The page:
I have a friend in Texas who has bumped into my fandoms for over ten years, whom I've never met in the real world, but I can tell you all about her dog's health issues and her son's problems in school.
People I've never met have followed tales of my kids, from when I found out the first was on the way, through her first day of first grade, and every scary visit to the ER in-between. One of the places Abby and I overlapped was in our annoyance at people who opposed disability funding and research, more a theoretical for me than for her until Sprog #2 started showing delays. There too came support: from the friend in Texas and her own background with her son's issues; from another never-met friend, found in Justice League fandom and an absolute sweetheart, who's an adult with the same diagnosis; from yet another wonderful never-met friend in Boston (who sends good fruitcake to people she's met online, and who sent a card when I had the flu, and who writes gorgeous DC and LotR 'fics about things she wants to read and to hell with what's popular this week) and her lovely constructed family who are dealing with the same things.
And yes, we geek about our shows. Of course we do. That's why we came. In-between exchanging recipes and photos and memes, we're debating the finer points of race issues and feminism in shows created and written in other countries and trying to interlace the social histories of multiple continents in order to ask ourselves the age-old question: can I love this series and still respect myself in the morning? In the many cases where the answer is "No," we call it a guilty pleasure and watch anyway. And we tell each other jokes about it, and we write silly fanfics, and we create funky fanvids, and when the next show comes along that's a little better, we drag our friends in with us so we're not alone.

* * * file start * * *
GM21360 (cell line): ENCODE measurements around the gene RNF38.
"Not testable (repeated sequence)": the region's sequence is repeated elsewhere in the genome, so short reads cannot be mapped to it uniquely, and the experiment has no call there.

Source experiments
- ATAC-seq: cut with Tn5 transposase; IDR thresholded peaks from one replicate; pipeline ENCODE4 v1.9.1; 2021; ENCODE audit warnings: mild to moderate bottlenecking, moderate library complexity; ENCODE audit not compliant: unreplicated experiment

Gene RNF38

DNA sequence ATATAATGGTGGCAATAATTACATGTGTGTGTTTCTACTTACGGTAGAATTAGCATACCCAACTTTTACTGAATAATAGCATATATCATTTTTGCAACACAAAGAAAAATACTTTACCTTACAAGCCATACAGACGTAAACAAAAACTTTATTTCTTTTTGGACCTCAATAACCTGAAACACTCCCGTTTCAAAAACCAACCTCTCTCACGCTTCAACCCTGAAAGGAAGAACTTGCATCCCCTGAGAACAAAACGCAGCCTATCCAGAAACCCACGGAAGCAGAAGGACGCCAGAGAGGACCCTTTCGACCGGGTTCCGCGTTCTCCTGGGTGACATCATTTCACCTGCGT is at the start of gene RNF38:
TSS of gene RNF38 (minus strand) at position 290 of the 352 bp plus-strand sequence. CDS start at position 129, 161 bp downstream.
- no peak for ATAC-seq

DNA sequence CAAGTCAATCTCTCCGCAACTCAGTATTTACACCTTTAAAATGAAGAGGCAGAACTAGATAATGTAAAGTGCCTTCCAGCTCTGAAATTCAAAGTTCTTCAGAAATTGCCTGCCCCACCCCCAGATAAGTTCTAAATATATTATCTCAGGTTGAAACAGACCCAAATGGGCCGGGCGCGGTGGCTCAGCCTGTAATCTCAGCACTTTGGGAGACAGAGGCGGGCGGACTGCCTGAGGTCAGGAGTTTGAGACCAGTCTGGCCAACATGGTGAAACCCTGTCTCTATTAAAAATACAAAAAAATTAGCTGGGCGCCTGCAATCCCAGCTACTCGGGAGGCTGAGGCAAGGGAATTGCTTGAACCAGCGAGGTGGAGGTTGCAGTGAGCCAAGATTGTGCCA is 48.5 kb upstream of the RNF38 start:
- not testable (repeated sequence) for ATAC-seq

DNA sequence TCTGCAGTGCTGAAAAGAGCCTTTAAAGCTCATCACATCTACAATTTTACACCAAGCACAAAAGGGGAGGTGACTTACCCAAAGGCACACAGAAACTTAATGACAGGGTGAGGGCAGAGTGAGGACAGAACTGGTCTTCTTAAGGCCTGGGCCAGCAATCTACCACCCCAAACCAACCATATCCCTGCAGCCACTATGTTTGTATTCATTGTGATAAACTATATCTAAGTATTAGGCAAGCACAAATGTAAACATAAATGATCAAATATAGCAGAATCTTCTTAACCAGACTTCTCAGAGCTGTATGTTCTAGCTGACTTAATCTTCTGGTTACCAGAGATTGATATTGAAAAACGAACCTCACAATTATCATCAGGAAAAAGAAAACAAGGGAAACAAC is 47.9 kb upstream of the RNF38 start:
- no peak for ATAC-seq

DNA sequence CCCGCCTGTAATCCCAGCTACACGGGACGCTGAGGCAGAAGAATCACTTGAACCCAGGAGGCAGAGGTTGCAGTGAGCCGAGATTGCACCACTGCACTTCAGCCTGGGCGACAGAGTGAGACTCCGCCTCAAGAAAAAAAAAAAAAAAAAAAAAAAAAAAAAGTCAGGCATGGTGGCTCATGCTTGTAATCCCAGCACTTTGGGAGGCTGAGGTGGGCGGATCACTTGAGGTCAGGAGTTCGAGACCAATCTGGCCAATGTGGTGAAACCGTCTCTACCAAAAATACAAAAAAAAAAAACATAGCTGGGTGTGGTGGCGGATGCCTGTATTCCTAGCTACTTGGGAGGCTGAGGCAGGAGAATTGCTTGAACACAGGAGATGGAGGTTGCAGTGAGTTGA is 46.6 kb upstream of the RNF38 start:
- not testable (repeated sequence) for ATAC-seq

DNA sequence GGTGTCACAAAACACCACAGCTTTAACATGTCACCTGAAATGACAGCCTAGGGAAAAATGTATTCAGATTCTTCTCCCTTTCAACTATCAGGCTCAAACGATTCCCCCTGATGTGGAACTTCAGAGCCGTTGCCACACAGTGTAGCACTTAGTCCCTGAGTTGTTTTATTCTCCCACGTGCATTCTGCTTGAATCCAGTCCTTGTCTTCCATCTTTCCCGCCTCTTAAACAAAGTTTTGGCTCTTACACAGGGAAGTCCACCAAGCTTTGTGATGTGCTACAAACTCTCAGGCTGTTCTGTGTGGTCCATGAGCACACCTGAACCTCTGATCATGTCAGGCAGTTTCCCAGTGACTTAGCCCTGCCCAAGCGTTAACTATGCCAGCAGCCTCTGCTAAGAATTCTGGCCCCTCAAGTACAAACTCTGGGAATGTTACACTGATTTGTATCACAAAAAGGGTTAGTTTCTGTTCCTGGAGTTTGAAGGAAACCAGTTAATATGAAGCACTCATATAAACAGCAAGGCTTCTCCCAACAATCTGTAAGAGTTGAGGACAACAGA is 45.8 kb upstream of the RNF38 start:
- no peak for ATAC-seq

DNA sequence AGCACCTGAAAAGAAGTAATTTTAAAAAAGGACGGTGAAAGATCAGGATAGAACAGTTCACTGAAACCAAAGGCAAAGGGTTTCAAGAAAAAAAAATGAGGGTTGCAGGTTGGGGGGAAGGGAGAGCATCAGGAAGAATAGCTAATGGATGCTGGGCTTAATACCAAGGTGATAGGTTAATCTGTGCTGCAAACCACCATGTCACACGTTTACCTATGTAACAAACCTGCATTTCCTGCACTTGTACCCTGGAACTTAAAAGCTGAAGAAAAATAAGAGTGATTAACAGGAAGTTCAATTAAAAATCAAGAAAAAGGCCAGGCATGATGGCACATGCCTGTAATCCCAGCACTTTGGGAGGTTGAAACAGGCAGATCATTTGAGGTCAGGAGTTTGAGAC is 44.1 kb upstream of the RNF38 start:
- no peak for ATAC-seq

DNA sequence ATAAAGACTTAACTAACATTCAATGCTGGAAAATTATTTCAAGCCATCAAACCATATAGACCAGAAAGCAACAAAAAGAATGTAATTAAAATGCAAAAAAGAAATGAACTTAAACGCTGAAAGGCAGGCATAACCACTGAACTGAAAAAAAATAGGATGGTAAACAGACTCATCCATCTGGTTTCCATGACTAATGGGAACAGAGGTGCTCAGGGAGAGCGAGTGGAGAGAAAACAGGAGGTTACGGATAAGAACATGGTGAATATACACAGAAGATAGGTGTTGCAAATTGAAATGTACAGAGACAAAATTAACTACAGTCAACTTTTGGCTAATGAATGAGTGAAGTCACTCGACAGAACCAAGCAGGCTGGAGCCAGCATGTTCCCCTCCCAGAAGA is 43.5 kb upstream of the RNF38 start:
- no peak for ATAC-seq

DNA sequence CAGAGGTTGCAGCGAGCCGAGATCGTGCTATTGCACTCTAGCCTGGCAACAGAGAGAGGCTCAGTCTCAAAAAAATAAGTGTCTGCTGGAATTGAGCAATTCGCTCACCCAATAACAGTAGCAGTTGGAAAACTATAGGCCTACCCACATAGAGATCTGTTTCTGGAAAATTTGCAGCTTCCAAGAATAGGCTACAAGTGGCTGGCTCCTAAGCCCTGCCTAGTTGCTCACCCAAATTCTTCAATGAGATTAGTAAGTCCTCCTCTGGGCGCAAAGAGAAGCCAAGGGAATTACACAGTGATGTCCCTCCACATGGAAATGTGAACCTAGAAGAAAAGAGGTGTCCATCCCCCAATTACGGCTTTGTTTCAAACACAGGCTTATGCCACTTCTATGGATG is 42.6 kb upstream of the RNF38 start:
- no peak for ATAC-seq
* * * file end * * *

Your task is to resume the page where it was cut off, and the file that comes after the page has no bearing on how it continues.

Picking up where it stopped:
Fandom's about not being alone anymore. Maybe you started as a fan-inna-box, two hundred miles from the nearest con and farther still to the nearest fan, but you came here to find friends, and to share your squee, and to create things together, and to say, "I was here, and I loved this thing, and these are the people who will remember me." Maybe they'll remember you for that fanfic where you had all the characters doing a kickline, and maybe they'll remember that filk you did to "The Wreck of the Edmund Fitzgerald," and maybe they'll recall with a smile the weird in-depth meta you did on the time-travel episode, and maybe they'll remember the vid you did of the dancing penguins, but mostly, the good friends will remember the other things you did and talked about, your pets and your family and that trip you dreamed of and that crazy prank you pulled on your boss and that time you dyed your hair blue. Even if you never met in the real world, the way the mundanes would say you define a friend, they'll remember.
I'm going to remember the earrings, and "Time in a Bottle," and Stargate pickup lines, and the stories Amy told about the logistics of getting everyone from the airport to the con hotel, and how many times the airline broke Abby's chair, and her favorite picture of herself, and the icon she used most, and those are the things I have, and I can share stories about her, and the friends who knew her best can share the stories they know and the things they recall, and the memory goes on like a fannish chain letter:
"I have to show you this vid! It's about March of the Penguins, but it's to this country song!"
"I saw it! Isn't it great? By the way, did you hear about the vidder? No? Okay, so once upon a time, there was this remarkable woman named Abby ... "